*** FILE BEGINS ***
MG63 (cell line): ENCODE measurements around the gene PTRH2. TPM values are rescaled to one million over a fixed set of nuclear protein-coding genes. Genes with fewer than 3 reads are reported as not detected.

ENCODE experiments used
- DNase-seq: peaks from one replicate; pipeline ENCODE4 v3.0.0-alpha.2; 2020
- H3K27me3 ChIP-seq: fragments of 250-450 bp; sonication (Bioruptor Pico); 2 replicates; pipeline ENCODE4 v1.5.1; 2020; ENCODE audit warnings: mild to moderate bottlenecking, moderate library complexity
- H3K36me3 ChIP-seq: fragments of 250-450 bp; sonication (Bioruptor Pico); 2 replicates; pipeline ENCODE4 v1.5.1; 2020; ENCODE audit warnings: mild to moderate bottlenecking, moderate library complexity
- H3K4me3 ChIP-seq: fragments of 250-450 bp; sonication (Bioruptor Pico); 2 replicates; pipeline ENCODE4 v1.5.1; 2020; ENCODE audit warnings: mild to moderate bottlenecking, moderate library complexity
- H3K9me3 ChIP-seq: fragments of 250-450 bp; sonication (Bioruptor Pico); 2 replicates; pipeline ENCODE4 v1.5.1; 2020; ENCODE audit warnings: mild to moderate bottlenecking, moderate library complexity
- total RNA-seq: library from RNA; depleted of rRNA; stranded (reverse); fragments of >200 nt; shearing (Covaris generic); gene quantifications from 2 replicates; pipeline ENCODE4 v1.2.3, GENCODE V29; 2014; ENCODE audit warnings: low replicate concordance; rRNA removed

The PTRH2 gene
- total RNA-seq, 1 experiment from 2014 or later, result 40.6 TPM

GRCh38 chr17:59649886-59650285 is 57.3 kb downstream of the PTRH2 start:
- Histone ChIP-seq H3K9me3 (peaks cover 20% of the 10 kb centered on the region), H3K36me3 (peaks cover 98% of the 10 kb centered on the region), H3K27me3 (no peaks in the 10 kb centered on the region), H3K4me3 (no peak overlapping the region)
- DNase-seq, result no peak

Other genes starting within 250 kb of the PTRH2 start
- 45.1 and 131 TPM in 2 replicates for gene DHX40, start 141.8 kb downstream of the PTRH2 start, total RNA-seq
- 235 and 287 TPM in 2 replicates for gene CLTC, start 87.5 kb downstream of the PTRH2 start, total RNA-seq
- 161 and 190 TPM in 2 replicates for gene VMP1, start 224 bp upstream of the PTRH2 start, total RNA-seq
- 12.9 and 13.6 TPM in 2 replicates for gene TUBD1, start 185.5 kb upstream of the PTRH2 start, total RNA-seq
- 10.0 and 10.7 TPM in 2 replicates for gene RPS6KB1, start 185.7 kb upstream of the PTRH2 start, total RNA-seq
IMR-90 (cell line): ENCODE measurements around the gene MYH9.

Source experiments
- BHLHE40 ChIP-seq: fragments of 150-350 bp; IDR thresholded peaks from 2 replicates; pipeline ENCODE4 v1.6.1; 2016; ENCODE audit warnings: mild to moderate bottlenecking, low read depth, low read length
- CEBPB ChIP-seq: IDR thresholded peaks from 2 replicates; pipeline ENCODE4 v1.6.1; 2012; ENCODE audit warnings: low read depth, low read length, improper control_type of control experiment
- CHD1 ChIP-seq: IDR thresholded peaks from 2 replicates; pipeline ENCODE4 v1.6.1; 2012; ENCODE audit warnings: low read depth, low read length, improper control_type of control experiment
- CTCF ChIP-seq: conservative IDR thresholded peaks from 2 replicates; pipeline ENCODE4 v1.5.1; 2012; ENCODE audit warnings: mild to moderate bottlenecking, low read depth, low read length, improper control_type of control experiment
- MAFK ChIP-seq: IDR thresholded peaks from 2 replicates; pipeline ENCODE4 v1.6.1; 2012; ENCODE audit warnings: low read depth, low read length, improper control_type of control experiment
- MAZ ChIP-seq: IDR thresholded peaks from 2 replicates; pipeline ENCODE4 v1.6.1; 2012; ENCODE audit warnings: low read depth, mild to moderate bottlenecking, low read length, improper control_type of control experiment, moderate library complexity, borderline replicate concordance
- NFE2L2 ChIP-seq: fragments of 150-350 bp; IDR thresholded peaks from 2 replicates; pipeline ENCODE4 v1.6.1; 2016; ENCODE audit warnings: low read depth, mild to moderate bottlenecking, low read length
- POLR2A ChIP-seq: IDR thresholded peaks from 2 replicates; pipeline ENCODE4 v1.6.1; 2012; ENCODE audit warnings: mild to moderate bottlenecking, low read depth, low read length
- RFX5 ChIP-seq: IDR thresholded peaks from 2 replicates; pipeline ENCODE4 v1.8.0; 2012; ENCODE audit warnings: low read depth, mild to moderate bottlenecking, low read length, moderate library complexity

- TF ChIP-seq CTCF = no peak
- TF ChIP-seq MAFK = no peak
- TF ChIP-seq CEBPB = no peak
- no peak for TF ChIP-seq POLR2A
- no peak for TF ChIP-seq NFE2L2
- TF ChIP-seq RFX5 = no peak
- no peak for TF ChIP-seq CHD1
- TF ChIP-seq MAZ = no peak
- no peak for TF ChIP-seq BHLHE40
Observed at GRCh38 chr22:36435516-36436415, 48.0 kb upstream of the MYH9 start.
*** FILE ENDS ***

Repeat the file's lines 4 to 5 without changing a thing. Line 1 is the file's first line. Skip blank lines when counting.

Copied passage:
- H3K27me3 ChIP-seq: fragments of 250-450 bp; sonication (Bioruptor Pico); 2 replicates; pipeline ENCODE4 v1.5.1; 2020; ENCODE audit warnings: mild to moderate bottlenecking, moderate library complexity
- H3K36me3 ChIP-seq: fragments of 250-450 bp; sonication (Bioruptor Pico); 2 replicates; pipeline ENCODE4 v1.5.1; 2020; ENCODE audit warnings: mild to moderate bottlenecking, moderate library complexity